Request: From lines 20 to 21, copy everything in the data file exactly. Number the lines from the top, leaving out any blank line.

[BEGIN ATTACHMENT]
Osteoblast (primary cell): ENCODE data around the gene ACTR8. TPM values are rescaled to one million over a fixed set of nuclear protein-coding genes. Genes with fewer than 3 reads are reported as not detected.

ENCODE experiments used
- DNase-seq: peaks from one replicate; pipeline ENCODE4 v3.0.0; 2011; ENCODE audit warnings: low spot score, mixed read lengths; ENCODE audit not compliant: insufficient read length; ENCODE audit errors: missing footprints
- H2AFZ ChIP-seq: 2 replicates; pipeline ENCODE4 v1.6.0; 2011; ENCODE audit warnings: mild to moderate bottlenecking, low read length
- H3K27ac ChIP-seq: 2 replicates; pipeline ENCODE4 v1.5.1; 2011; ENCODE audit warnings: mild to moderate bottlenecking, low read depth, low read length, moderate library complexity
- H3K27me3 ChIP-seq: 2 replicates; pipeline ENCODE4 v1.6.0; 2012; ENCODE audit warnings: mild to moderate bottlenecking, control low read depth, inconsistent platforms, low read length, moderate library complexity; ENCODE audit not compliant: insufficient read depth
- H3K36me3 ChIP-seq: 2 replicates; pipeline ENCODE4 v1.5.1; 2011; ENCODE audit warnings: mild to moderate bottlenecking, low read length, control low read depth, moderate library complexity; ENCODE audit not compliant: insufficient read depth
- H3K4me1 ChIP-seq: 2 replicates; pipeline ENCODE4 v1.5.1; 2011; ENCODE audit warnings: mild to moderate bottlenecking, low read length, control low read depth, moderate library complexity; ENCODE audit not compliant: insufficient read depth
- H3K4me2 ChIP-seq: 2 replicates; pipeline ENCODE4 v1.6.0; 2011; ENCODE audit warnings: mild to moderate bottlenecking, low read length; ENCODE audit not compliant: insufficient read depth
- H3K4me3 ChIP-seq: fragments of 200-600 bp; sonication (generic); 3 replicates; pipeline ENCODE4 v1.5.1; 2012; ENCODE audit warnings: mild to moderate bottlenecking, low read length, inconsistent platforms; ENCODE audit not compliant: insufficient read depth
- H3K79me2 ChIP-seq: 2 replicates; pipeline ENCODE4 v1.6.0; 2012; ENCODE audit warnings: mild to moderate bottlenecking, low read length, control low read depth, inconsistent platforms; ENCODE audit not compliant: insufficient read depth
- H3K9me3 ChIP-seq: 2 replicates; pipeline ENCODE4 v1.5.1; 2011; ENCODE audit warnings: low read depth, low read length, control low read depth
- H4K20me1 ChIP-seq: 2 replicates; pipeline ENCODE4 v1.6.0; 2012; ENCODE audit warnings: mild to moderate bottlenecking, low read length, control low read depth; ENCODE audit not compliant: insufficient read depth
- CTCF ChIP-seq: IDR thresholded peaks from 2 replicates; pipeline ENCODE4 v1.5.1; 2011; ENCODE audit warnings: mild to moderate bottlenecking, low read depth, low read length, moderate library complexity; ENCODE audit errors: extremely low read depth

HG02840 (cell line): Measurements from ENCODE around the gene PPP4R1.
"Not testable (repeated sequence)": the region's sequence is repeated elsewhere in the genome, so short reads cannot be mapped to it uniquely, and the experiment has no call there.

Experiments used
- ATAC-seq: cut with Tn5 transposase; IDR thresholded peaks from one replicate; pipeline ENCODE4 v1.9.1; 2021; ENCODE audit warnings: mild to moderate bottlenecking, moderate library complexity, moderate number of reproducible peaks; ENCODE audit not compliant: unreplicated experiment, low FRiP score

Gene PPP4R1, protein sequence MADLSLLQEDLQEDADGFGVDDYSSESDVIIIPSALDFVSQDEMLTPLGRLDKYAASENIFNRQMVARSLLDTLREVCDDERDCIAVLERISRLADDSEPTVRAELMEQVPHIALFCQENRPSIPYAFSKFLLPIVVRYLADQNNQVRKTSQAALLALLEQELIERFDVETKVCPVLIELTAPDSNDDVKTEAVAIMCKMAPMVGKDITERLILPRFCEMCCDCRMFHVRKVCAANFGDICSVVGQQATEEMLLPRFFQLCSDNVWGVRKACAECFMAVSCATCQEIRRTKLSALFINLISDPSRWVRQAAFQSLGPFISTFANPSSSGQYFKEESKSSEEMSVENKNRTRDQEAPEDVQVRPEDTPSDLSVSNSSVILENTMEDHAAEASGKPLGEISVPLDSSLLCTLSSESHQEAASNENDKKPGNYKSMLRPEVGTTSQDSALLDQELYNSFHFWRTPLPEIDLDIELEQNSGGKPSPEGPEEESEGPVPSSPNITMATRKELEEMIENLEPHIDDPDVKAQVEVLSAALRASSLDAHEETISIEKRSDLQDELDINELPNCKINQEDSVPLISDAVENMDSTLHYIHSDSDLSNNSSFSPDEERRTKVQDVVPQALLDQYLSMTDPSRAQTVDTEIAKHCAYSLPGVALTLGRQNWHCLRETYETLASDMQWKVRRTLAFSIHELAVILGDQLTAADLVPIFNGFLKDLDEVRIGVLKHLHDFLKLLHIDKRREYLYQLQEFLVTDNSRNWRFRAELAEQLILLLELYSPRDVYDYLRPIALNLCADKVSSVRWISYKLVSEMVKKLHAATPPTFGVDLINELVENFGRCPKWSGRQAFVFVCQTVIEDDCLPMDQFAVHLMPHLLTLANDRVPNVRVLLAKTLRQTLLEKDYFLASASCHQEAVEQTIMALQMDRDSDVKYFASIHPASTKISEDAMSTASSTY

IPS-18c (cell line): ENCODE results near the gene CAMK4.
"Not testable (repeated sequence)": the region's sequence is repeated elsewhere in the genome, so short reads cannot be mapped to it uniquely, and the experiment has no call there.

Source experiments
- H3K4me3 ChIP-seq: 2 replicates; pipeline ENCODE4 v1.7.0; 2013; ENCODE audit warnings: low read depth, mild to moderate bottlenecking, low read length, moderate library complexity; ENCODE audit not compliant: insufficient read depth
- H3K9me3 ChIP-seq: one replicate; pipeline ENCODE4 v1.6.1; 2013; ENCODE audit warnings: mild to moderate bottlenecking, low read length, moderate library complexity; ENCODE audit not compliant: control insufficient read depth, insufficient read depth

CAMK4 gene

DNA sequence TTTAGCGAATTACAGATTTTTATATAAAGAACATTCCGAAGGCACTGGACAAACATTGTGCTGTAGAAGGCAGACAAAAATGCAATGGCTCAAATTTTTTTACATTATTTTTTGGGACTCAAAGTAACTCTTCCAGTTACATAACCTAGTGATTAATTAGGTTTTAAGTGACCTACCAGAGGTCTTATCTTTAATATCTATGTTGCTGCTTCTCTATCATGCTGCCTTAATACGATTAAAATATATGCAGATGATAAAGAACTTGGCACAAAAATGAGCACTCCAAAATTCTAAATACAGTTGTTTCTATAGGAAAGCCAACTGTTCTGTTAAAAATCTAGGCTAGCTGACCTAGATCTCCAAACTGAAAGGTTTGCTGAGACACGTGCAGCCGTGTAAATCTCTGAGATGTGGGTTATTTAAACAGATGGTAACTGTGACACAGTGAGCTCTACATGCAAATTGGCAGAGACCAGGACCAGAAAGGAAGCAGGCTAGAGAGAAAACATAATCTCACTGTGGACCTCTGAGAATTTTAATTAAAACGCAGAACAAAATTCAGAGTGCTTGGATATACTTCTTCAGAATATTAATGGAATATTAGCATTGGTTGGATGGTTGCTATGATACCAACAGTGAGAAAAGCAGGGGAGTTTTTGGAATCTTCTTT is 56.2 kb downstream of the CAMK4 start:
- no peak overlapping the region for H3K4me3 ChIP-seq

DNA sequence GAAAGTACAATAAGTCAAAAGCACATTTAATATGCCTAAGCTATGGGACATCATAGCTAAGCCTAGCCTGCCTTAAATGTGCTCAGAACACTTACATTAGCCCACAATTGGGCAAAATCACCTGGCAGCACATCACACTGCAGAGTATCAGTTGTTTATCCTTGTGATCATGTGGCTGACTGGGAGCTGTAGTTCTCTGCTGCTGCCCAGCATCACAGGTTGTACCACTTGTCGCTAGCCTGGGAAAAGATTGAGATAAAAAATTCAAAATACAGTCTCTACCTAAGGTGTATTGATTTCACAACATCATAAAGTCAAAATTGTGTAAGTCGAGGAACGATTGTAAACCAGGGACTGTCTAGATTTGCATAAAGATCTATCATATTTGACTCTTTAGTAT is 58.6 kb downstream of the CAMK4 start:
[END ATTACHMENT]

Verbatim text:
IPS-18c (cell line): ENCODE results near the gene CAMK4.
"Not testable (repeated sequence)": the region's sequence is repeated elsewhere in the genome, so short reads cannot be mapped to it uniquely, and the experiment has no call there.